- Lack of empathy.
- Lack of remorse.
- Sense of grandeur.
- Persistent negativity.
- Constant and persistent irritability.
- Low self-esteem.
What causes this type of behavior?
As with symptoms, each disruptive behavior disorder has its own set of causes. However, there are a number of risk factors that promote the onset and development of these disruptive behaviors. Among them we find:
- Exposure to violence.
- Family history of mental illness or addiction.
- Domestic violence.
- Suffering from abuse and / or neglect.
- Poor or inconsistent parenting.
Disorders associated with disruptive behavior
As we mentioned, disruptive behaviors they do not necessarily have to be associated with a psychological disorder. However, when these appear persistently and accompanied by other symptoms, if there is a possibility that it is one of the disruptive behavior disorder.
1. Contestation of negative disorder (TND)
Difficult negativist disorders are defined by the appearance in children of a pattern of negative, provocative, disobedient and hostile behavior towards authority figures.
A child with TND can constantly argue with adults, very easily lose control of their emotions, refuse to follow rules, continually annoy others, and behave in an angry, resentful and vengeful manner. In these cases, it is very common for the child to cause constant conflict and disciplinary situations both at school and at home.
In a large proportion of cases, without early diagnosis and treatment, the symptoms of difficult negativist disorder worsen over time and sometimes become severe enough to trigger a diagnosis of behavioral disorder.
2. Intermittent explosive disorder
This behavioral disorder is a psychological disorder in which the person exhibits a random pattern of disruptive, aggressive and disproportionate behavioral responses. In most cases, these are caused or brought about by a specific reason, or without apparent purpose; reach to cause serious damage to the social environment of the person and in himself.
3. Behavior disorder
Behavioral disorder is a more serious version of difficult negativity disorder. Defined by the DSM itself as a pattern of repetitive and persistent behavior in which the person violates the fundamental rights of others, As well as the main social norms related to the age of the subject.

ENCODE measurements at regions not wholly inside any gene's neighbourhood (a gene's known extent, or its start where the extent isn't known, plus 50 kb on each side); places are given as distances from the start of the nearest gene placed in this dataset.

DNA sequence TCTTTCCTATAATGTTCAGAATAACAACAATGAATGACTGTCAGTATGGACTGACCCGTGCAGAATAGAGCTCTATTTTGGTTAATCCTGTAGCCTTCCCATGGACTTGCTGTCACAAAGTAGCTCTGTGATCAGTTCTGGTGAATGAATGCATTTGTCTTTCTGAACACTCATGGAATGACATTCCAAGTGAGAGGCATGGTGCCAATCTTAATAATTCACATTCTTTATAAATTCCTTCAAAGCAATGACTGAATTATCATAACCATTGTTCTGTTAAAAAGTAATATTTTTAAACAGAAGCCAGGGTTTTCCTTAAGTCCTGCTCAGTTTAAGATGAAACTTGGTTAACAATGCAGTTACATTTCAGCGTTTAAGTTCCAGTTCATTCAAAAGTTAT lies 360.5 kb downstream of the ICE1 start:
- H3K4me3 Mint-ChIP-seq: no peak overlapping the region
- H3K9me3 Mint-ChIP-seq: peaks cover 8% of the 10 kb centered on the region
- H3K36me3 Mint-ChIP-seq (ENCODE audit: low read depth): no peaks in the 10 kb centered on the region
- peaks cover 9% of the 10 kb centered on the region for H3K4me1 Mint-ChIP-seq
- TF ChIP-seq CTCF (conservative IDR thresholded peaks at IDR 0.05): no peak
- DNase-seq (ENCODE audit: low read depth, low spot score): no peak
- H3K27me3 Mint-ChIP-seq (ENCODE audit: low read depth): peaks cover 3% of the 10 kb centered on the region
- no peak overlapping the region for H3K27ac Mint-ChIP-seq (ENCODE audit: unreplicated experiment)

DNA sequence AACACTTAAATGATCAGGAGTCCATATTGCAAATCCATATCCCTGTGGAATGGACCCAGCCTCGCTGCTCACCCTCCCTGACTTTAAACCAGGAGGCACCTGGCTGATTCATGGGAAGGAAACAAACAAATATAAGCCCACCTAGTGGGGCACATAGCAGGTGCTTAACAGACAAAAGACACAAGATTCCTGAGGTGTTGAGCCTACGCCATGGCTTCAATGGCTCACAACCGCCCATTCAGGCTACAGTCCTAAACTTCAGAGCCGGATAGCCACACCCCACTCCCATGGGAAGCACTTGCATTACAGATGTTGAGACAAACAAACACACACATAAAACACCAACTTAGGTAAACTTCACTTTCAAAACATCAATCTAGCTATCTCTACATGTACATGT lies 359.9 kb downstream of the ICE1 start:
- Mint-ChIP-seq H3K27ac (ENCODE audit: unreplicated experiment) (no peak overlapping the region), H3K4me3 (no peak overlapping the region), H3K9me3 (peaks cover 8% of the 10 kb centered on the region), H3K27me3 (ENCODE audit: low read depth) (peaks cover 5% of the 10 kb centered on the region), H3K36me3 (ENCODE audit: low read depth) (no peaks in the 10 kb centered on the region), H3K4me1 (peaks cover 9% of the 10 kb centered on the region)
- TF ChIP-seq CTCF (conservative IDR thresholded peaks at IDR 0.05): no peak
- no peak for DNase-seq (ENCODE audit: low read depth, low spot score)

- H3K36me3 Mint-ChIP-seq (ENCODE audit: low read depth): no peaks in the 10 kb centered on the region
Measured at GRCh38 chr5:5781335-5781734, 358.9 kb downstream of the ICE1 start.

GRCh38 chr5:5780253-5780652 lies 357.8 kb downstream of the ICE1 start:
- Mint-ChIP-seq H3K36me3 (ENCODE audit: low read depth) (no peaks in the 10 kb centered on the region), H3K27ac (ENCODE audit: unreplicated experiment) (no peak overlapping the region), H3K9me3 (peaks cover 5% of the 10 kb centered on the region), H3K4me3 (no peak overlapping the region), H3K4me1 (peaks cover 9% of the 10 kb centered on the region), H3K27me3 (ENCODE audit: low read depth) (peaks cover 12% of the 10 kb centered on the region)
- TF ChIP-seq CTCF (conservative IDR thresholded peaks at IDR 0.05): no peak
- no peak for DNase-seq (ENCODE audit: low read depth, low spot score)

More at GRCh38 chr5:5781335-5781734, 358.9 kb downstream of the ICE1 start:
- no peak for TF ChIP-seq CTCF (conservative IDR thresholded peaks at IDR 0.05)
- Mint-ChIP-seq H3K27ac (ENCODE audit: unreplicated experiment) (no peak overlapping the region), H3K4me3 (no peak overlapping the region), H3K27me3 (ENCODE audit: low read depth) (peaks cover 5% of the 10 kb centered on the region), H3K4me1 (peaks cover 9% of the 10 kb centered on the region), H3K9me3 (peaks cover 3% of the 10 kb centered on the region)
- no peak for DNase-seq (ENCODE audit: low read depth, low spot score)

This disorder can even involve serious assaults on people or damage to animals, willful destruction of property or vandalism, theft, missing classes, and attempting to circumvent social norms without getting caught.
4. Antisocial personality disorder
In this case, the clinical picture is very similar to that of conduct disorder but with the requirement that it can only be diagnosed in people over 15 years of age. In addition to the behaviors listed in the previous diagnosis, antisocial personality disorder there are also other disruptive behaviors such as
- Lack of adaptation to social norms and legality.
- Inability to take responsibility.
- Careless for his own safety or that of others.
Popularly known as arsonists, these subjects exhibit behaviors that are distinguished by the repetition of acts or attempts to cause or burn, Without any apparent purpose or motivation, both for foreign ownership and for any type of object.
Finally, the last of the psychological disorders of which disruptive behavior is one of the main symptoms is kleptomania.
In him, the person manifests repeated conduct of theft or appropriation of what is not. What distinguishes this disorder from the usual act of theft is that the person is not seeking to get rich or to obtain material goods, but rather that the moment of theft is in itself an end.